Herps in the Sky? – Part 3

True flight is something that is restricted to birds, bats and insects. It is distinguished from gliding and parachuting in that flying animals are able to produce thrust, to sustain their upward path. This is done by way of the “flight stroke”. It is an important thing to note that no herps are capable of true flight. However, some herptiles have evolved ingenious methods of gliding to get around their respective habitats.

This is Part 3, of the four-part series of posts, we discuss the various South-East Asian herps that are capable of gliding or parachuting. Click here for Part 1 and here for Part 2!

PART 3 – FLYING LIZARDS

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Two Sumatran Flying Dragons (Draco sumatranus) flagging each other at the Treetop Walk. Photo Credit: Jonathan Tan

The genus Draco belongs to a family of lizards called Agamidae (commonly referred to as “Dragon Lizards”). There are over 40 species within this genus, three of which can be found in Singapore. They are the Sumatran Flying Dragon (D. sumatranus), the Black-bearded Flying Dragon (D. melanopogon) and the Five-banded Flying Dragon (D. quinquefasciatus).

On many of our Herp Walks, we see at least one species of Draco and it is always a crowd-pleaser. Often, they simply resemble twigs that stick out of the side of tall trees and it takes a while before everybody is able to spot them. They have been observed eating ants and flashing their colourful dewlaps. If we’re lucky we even get to see their impressive aerial displays as they swoop from branch to branch.

For such arboreal creatures, gliding is an incredibly energy efficient way to maneuver through their 3-dimensional space. It can help to escape from predators and even to establish territory. This clip from the Animal Planet series, Fooled by Nature, we can see how the Draco takes to the skies.

SO HOW DO THEY DO IT?
There are several important morphological adaptations that the Draco has that make it such a good glider! The most important one, is the patagium. As is the case with many gliding animals, a flap of skin that serves as a giding membrane that increases the surface area of the lizard. This patagium is unique in the sense that it is actively controlled by ribs and muscles on the lizard’s thorax[1]. As such, the patagium is able to be extended, folded away at will and even adjusted while in flight! Compare this to the largely passive patagia of the Gliding Geckos, and it is clear why the Draco is often seen as a more agile glider.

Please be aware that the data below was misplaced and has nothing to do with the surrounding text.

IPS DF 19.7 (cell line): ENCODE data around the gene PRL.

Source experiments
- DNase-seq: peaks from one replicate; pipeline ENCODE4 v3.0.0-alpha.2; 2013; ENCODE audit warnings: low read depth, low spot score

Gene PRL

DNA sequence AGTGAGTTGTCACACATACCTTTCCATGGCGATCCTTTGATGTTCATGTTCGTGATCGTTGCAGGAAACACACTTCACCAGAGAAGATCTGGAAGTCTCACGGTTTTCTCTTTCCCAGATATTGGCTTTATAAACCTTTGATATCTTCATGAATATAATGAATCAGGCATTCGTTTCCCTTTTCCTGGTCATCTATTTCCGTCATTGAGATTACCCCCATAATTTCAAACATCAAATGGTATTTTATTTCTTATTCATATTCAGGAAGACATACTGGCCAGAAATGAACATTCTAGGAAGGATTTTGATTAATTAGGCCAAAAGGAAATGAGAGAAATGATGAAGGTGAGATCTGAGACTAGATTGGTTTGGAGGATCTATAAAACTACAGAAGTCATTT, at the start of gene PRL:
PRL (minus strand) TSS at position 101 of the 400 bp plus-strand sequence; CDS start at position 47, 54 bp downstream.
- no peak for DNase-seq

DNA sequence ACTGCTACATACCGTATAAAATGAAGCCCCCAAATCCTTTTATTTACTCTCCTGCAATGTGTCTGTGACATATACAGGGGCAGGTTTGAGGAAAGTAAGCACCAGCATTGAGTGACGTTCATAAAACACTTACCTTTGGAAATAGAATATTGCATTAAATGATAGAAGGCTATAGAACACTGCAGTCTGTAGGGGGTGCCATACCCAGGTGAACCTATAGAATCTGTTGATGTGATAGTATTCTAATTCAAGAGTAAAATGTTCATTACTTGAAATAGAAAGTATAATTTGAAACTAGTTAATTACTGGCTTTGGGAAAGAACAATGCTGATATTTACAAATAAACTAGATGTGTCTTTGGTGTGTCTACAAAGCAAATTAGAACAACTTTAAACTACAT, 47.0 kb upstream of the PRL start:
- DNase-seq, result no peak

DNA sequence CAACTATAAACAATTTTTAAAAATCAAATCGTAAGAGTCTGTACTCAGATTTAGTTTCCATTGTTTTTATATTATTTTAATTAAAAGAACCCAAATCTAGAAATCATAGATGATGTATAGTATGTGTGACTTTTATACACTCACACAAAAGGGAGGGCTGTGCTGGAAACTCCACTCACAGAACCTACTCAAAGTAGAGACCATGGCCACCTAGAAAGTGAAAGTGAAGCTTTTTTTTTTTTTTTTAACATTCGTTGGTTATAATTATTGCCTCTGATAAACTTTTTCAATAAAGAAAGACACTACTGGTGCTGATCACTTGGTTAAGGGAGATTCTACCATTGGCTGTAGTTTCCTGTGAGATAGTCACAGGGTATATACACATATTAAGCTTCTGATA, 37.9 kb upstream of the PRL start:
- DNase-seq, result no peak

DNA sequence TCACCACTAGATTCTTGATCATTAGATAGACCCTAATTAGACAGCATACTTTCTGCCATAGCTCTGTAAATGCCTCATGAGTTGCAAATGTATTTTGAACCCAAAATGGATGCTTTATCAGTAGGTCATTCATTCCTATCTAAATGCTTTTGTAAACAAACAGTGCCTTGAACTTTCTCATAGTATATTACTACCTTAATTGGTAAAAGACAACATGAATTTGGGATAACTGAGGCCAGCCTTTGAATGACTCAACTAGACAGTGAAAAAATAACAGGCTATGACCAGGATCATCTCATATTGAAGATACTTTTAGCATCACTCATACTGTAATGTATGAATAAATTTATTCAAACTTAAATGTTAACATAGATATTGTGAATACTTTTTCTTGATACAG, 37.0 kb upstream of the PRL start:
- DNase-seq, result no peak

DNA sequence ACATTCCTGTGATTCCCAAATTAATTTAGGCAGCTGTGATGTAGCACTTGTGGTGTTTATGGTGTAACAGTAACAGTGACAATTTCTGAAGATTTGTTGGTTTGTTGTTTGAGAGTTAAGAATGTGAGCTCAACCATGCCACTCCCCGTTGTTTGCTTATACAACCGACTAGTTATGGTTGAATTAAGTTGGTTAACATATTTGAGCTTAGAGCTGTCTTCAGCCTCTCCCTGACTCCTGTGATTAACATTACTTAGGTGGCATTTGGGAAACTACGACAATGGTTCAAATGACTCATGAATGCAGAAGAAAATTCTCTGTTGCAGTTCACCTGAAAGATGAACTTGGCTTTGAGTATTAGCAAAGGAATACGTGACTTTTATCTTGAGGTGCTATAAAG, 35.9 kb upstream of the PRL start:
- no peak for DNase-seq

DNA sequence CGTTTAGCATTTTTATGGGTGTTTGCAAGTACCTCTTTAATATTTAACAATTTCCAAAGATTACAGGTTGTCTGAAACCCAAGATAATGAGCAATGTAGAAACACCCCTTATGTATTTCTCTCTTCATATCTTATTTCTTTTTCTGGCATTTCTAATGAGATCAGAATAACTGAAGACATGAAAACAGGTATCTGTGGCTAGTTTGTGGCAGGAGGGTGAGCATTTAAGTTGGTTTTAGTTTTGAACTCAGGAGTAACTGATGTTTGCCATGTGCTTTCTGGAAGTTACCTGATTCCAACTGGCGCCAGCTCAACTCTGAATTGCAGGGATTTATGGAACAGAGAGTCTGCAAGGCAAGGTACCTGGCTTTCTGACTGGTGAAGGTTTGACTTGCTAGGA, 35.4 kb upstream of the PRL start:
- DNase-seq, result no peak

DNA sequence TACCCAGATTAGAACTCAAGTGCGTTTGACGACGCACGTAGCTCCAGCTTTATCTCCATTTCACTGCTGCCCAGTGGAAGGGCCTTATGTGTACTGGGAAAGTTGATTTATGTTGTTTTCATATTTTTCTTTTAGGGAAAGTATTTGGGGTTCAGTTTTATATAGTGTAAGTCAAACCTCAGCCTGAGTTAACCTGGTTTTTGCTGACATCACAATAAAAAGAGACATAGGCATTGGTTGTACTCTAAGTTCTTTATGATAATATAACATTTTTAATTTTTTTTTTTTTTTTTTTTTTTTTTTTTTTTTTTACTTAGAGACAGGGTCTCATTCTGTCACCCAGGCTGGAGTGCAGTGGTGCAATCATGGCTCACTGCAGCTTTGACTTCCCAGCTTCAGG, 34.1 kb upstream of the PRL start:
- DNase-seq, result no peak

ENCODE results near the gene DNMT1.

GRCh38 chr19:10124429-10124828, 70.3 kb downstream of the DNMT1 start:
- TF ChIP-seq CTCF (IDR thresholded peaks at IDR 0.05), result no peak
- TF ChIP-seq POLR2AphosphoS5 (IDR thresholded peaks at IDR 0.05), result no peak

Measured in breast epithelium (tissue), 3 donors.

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A Black-bearded Gliding Lizard (D. melanopogon) in the process of moulting. Note the expansion of the ribcage! Photo Credit: Ron Yeo <link>

It is interesting to note that while most lizards use their intercostal muscles (muscles running between the ribs) to breathe, the Draco actually uses its pectoral, or chest muscles to aid breathing[2]! This is a truly fascinating potential example of exaptation, the evolutionary repurposing of traits.

Another, often observed morphological feature of the Draco is its colourful dewlap. The males have a large flap of skin that  can be extended for mating/territorial displays (Yes! The lizards are sexually dimorphic!). This “flagging” behaviour is coupled with head bobbing and “push ups”[3]. These dewlaps, and their accompanying lateral lappets are thought to possibly act to stabilize the lizard in the air[1]. Theoretical analyses of the Draco‘s body shape and structure have suggested that the shape of the hind limbs also aid in creating lift[4].

What about size? Research was done on Draco species that encompassed the full size range of the genus. It looked at how gliding ability and angle varied with the size of the lizard. The researchers found that smaller species of gliding lizards were able to glide at smaller angles and and over a wider range of angles than larger species[5].

SO WHAT?
Doubtless, the Draco is well adapted to exploiting its 3-dimensional space. There are potential applications in biomimetics and robotics that have not been fully explored[6]! Once again, the importance of preserving these organisms that can potentially provide the blueprints for  engineering breakthroughs cannot be understated. Furthermore, much like any other organism, they are important parts of their ecosystems and their loss will certainly be felt.

REFERENCES
[1] – 
Mcguire, J. A., & Dudley, R. (2011). The Biology of Gliding in Flying Lizards (Genus Draco) and their Fossil and Extant Analogs. Integrative and Comparative Biology, 51(6), 983-990. doi:10.1093/icb/icr090
[2] – John KO. (1970b). Studies on the histophysiology of the muscles of the South Indian flying lizard, Draco dussumieri (Dum. & Bib.). J Anim Morphol Physiol 17:44–55.
[3] – Mori, A., & Hikida, T. (1994). Field Observations on the Social Behavior of the Flying Lizard, Draco volans sumatranus, in Borneo. Copeia, 1994(1), 124-130. doi:10.2307/1446678
[4] – Mcguire, J. (2003). Allometric Prediction of Locomotor Performance: An Example from Southeast Asian Flying Lizards. The American Naturalist, 161(2), 337-349. doi:10.1086/346085
[5] – Mcguire, J., & Dudley, R. (2005). The Cost of Living Large: Comparative Gliding Performance in Flying Lizards (Agamidae: Draco ). The American Naturalist, 166(1), 93-106. doi:10.1086/430725
[6] – Kovač, M., Zufferey, J., & Floreano, D. (2009). Towards a Self-Deploying and Gliding Robot. Flying Insects and Robots, 271-284. doi:10.1007/978-3-540-89393-6_19

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